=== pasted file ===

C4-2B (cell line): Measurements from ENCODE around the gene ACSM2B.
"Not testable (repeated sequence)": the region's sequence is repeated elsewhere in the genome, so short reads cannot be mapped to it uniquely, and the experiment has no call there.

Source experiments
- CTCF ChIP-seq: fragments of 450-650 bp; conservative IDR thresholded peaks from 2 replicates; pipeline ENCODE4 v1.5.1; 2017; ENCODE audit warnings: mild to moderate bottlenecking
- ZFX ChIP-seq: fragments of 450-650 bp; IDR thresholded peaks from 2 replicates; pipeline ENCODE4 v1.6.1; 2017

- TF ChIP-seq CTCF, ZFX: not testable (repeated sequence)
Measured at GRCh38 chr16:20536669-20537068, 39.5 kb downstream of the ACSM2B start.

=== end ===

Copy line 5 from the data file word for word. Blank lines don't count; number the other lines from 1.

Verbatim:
- ZFX ChIP-seq: fragments of 450-650 bp; IDR thresholded peaks from 2 replicates; pipeline ENCODE4 v1.6.1; 2017